The United States is having an opioid crisis as you’re probably aware. Overdoses are killing over 130 individuals on a daily basis. But what you might not be aware of is that there is a disturbing connection between loss of hearing and drug and alcohol abuse.
According to new research published in the American Journal of Preventive Medicine and carried out by a team at the University of Michigan, there’s a link between alcohol and drug abuse and those under fifty who suffer from hearing loss.
After analyzing around 86,000 respondents, they found this link is stronger the younger the person is. Sadly, it’s still unclear what causes that connection to begin with.
Here’s what this particular research found:
- People who developed loss of hearing over the age of fifty did not differ from their peers when it comes to substance abuse rates.
- People who developed hearing loss when they were the ages of 35 and 49 were twice as likely to develop general substance abuse issues than their peers.
- People who developed hearing loss under the age of fifty were at least twice as likely to abuse opioids than their peers. Other things, such as alcohol, were also more likely to be abused by this group.
Hope and Solutions
Those figures are staggering, especially because scientists have already taken into account issues like class and economics. So, now that we’ve recognized a connection, we need to do something about it, right? Keep in mind, causation is not correlation so without knowing the exact cause, it will be hard to directly address the problem. Researchers had a couple of theories:
- Lack of communication: Processing as quickly and efficiently as possible is what emergency departments are designed to do. Sometimes they are in a hurry, especially if there’s a life-threatening emergency waiting for them. In these situations, if patients aren’t able to communicate well, say they can’t hear questions or instructions from the staff, they might not receive correct treatment. They might not hear dosage information or other medication instructions.
- Ototoxic medications: These medications are known to cause hearing loss.
- Higher blood pressure: Of course, it’s also true, That blood pressure is raised by alcohol, sometimes to levels that are unhealthy. And both high blood pressure and some pain killers have been shown to harm your hearing.
- Social solitude: It’s well established that hearing loss can lead to social isolation and cognitive decline. In these situations, it’s common for people to self medicate, especially if the individual in question doesn’t really understand the cause–he or she may not even realize that hearing loss is the issue.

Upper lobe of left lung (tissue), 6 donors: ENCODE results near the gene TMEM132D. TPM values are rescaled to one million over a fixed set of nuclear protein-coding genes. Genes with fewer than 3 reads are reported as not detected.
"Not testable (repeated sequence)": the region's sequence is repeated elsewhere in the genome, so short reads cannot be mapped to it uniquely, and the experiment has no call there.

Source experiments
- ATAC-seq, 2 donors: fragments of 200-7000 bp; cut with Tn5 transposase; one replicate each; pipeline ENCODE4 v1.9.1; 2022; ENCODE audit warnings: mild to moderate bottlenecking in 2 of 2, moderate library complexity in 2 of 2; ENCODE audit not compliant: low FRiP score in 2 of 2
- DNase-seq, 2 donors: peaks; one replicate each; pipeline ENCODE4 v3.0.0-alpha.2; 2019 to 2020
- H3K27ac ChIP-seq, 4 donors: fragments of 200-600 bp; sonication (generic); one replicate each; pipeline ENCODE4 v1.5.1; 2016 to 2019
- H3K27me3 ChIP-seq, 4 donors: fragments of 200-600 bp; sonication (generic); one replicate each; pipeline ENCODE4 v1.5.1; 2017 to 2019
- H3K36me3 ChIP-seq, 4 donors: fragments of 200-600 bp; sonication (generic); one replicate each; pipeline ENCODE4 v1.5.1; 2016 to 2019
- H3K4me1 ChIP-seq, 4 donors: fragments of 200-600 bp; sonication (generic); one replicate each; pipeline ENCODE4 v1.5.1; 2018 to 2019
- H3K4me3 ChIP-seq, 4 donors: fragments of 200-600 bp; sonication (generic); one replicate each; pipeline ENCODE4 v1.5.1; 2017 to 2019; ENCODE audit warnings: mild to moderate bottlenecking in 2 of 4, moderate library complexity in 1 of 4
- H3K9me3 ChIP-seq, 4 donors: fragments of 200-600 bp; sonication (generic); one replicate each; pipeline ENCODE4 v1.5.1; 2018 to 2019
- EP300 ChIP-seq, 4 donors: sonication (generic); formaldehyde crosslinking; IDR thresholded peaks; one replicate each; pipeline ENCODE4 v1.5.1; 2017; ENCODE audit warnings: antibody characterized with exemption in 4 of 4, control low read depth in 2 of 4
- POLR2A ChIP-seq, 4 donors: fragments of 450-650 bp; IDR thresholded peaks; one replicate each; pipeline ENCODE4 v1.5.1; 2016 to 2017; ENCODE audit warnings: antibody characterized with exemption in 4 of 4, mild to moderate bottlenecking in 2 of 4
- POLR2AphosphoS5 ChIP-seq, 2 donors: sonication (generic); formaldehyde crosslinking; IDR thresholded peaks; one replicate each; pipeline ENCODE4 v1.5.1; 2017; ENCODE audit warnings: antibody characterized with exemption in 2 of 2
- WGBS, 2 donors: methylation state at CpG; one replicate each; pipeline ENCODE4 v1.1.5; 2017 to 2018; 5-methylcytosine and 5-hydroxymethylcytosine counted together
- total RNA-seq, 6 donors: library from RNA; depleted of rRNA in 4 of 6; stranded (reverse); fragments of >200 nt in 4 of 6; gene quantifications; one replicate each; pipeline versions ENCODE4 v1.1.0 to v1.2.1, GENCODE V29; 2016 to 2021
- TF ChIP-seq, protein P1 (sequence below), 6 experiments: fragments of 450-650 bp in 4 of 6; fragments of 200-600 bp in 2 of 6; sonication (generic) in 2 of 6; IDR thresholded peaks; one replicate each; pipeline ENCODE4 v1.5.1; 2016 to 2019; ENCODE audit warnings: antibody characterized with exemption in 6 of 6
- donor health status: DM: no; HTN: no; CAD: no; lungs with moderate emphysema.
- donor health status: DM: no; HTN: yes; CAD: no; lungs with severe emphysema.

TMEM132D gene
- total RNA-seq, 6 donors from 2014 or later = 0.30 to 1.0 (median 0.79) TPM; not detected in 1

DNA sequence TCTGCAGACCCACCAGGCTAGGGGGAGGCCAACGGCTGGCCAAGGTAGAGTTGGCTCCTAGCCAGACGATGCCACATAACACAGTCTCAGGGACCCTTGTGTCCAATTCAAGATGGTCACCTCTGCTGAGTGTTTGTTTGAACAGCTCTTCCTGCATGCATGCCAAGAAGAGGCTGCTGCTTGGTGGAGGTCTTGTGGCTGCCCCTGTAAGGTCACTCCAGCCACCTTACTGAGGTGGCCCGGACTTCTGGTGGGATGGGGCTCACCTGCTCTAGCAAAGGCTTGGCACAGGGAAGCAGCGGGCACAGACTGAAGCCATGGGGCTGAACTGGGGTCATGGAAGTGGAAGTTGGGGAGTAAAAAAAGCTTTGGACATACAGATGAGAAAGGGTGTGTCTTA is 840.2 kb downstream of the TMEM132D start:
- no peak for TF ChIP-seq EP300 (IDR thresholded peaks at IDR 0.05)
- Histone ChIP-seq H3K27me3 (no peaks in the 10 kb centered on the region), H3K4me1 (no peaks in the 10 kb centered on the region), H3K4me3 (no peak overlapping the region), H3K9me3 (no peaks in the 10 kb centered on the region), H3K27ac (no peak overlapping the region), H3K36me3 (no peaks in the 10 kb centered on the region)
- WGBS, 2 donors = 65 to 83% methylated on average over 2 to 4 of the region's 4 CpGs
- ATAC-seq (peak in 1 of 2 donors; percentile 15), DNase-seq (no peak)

Whether hearing loss is increased by these incidents, or that they are more likely to occur to those with loss of hearing, the damaging consequences to your health are the same.
Preventing Hearing Loss and Substance Abuse
The authors of the study recommend that doctors and emergency responders work very hard to ensure that their communication standards are current and being followed. Put another way, it would help if doctors were on the lookout for the indications of hearing loss in younger individuals. But it would also help if we as individuals were more mindful of some of the symptoms of hearing loss, too, and sought help when we need it.
Don’t be scared to ask questions of your doctors such as:
- Will I become addicted to this medication? Is there an alternative medication that is safer for my hearing, or do I really need this one.
- Will I have an ototoxic response to this drug? Are there alternate options?
Never leave a doctor’s office with medications unless you are completely clear on their risks, how they should be taken and how they affect your general health.
In addition, if you believe you are suffering from hearing loss, don’t wait to be checked. If you ignore your hearing loss for only two years you will pay 26% more for your health care. Schedule a hearing test right away.